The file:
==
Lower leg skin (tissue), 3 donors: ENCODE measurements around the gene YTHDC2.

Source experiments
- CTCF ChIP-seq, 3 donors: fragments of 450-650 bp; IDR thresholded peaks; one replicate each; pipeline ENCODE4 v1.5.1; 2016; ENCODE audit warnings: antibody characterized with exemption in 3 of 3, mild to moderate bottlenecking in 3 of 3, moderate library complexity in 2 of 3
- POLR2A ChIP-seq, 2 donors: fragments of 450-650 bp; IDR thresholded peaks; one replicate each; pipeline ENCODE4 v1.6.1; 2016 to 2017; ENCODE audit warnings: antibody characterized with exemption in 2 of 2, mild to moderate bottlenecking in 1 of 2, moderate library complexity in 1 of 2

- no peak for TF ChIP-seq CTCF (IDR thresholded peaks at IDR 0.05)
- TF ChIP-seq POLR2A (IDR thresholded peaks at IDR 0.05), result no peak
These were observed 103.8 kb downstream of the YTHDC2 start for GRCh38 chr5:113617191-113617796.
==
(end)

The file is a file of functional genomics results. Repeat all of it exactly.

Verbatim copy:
Lower leg skin (tissue), 3 donors: ENCODE measurements around the gene YTHDC2.

Source experiments
- CTCF ChIP-seq, 3 donors: fragments of 450-650 bp; IDR thresholded peaks; one replicate each; pipeline ENCODE4 v1.5.1; 2016; ENCODE audit warnings: antibody characterized with exemption in 3 of 3, mild to moderate bottlenecking in 3 of 3, moderate library complexity in 2 of 3
- POLR2A ChIP-seq, 2 donors: fragments of 450-650 bp; IDR thresholded peaks; one replicate each; pipeline ENCODE4 v1.6.1; 2016 to 2017; ENCODE audit warnings: antibody characterized with exemption in 2 of 2, mild to moderate bottlenecking in 1 of 2, moderate library complexity in 1 of 2

- no peak for TF ChIP-seq CTCF (IDR thresholded peaks at IDR 0.05)
- TF ChIP-seq POLR2A (IDR thresholded peaks at IDR 0.05), result no peak
These were observed 103.8 kb downstream of the YTHDC2 start for GRCh38 chr5:113617191-113617796.